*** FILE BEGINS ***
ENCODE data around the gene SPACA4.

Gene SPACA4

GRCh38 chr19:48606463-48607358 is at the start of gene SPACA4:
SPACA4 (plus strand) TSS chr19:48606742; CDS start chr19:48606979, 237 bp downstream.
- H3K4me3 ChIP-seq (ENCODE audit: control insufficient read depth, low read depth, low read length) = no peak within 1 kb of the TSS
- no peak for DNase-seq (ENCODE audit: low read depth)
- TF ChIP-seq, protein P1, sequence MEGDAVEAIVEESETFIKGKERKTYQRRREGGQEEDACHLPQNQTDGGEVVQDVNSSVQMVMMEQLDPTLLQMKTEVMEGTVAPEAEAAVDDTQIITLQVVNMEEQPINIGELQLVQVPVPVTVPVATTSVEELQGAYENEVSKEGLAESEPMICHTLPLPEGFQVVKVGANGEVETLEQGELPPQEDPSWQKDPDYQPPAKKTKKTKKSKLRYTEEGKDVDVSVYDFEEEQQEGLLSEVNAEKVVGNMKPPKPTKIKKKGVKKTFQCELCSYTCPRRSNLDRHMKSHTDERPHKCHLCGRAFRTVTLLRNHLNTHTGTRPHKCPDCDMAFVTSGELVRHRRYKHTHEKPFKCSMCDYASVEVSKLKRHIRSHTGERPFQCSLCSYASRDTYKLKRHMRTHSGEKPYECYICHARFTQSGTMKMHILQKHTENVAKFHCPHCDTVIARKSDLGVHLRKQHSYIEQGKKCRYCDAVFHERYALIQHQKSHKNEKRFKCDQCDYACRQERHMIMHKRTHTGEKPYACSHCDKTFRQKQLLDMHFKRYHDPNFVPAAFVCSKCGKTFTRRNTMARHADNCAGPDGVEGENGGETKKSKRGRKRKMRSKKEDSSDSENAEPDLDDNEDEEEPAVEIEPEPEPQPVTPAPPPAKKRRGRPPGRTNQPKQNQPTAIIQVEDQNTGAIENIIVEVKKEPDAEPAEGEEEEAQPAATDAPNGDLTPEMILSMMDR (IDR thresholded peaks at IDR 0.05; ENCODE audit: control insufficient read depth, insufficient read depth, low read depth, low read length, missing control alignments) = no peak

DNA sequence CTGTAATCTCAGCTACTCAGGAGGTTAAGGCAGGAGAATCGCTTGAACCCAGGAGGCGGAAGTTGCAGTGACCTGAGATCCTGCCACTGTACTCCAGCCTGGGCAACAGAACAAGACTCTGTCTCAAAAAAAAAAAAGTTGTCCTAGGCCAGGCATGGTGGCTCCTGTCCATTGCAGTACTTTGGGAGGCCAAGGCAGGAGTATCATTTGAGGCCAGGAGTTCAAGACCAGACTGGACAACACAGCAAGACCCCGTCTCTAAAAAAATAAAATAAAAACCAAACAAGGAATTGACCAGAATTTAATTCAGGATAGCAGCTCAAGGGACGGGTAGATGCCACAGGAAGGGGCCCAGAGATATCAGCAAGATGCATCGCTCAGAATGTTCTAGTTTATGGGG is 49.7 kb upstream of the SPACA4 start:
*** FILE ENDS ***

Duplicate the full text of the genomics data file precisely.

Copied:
ENCODE data around the gene SPACA4.

Gene SPACA4

GRCh38 chr19:48606463-48607358 is at the start of gene SPACA4:
SPACA4 (plus strand) TSS chr19:48606742; CDS start chr19:48606979, 237 bp downstream.
- H3K4me3 ChIP-seq (ENCODE audit: control insufficient read depth, low read depth, low read length) = no peak within 1 kb of the TSS
- no peak for DNase-seq (ENCODE audit: low read depth)
- TF ChIP-seq, protein P1, sequence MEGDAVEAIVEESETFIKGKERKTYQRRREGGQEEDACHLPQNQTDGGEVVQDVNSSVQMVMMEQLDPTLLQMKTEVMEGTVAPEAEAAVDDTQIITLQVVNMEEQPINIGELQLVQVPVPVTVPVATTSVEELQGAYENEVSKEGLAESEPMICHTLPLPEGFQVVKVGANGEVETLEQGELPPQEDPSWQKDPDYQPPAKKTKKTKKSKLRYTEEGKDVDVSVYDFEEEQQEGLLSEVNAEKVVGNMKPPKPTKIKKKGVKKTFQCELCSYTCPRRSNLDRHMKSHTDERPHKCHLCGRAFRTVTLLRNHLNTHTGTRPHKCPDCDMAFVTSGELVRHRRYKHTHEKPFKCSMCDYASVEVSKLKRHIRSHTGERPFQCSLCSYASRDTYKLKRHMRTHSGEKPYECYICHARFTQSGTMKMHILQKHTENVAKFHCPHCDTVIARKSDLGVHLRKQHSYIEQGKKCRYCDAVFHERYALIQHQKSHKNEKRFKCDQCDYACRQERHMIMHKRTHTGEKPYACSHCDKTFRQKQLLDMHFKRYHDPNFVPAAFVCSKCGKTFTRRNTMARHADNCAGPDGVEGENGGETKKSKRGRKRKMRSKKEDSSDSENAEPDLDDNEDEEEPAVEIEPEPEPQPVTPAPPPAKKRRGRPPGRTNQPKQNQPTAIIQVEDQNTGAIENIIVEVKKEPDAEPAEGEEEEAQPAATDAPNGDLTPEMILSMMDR (IDR thresholded peaks at IDR 0.05; ENCODE audit: control insufficient read depth, insufficient read depth, low read depth, low read length, missing control alignments) = no peak

DNA sequence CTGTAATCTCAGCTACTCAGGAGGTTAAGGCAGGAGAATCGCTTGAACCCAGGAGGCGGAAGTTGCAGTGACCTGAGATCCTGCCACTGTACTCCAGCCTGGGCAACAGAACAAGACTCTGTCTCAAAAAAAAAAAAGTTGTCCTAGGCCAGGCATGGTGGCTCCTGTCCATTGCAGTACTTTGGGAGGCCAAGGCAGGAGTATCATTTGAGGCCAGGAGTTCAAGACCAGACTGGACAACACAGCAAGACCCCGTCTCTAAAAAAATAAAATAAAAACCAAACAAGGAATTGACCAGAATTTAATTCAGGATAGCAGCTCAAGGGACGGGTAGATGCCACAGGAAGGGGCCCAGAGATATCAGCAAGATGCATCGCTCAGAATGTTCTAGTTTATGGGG is 49.7 kb upstream of the SPACA4 start: